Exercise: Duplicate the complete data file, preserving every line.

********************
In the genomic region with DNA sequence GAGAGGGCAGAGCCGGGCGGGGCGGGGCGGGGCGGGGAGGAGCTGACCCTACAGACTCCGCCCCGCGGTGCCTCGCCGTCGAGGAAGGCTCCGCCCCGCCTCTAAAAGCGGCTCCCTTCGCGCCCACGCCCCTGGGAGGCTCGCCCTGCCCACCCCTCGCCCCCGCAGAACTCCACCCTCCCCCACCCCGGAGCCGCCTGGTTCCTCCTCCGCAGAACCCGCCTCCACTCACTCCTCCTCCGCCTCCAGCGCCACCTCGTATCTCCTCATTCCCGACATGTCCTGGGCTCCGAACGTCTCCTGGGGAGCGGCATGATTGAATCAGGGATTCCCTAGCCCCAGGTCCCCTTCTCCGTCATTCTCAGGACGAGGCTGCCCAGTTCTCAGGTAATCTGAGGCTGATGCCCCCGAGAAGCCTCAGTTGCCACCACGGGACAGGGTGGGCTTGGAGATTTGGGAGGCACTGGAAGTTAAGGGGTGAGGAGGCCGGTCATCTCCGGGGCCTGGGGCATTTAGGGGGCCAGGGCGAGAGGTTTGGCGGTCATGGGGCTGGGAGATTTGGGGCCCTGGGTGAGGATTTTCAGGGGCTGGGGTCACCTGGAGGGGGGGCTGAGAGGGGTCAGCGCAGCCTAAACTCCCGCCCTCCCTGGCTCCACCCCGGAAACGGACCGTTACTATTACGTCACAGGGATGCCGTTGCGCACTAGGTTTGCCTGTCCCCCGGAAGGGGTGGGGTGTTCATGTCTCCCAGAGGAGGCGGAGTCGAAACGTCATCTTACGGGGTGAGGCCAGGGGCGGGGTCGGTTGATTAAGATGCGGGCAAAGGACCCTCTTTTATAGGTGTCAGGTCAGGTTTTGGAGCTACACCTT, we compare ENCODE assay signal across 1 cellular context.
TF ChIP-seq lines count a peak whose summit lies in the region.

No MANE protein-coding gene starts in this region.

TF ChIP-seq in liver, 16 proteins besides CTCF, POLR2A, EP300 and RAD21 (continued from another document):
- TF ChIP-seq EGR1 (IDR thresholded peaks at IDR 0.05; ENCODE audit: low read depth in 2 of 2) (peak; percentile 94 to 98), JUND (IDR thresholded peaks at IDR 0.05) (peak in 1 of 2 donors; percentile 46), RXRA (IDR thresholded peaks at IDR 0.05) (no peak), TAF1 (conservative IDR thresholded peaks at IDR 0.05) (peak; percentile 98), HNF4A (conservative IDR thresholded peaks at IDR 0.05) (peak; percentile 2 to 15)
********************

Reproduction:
In the genomic region with DNA sequence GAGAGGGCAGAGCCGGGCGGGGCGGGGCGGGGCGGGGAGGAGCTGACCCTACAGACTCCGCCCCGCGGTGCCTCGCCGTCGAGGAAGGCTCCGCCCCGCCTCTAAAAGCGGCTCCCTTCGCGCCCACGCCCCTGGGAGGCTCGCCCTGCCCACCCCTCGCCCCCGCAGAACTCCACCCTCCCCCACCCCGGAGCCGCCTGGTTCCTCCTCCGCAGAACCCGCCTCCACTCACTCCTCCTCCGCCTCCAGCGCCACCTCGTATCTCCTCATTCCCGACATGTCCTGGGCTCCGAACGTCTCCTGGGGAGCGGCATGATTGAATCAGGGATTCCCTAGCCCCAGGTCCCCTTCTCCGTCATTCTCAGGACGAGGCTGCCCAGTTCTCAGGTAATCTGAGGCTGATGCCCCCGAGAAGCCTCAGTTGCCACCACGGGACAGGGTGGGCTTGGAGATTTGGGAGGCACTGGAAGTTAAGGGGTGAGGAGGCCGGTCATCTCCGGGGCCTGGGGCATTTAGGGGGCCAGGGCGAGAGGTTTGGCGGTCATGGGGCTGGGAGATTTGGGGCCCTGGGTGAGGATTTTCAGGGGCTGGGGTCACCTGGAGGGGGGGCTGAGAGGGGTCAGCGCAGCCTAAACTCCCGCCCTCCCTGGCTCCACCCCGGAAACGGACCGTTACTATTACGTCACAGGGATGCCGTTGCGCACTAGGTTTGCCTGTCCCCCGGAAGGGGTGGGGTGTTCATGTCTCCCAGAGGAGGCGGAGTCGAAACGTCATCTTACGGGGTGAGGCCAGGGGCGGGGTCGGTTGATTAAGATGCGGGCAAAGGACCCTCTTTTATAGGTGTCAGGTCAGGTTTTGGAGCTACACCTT, we compare ENCODE assay signal across 1 cellular context.
TF ChIP-seq lines count a peak whose summit lies in the region.

No MANE protein-coding gene starts in this region.

TF ChIP-seq in liver, 16 proteins besides CTCF, POLR2A, EP300 and RAD21 (continued from another document):
- TF ChIP-seq EGR1 (IDR thresholded peaks at IDR 0.05; ENCODE audit: low read depth in 2 of 2) (peak; percentile 94 to 98), JUND (IDR thresholded peaks at IDR 0.05) (peak in 1 of 2 donors; percentile 46), RXRA (IDR thresholded peaks at IDR 0.05) (no peak), TAF1 (conservative IDR thresholded peaks at IDR 0.05) (peak; percentile 98), HNF4A (conservative IDR thresholded peaks at IDR 0.05) (peak; percentile 2 to 15)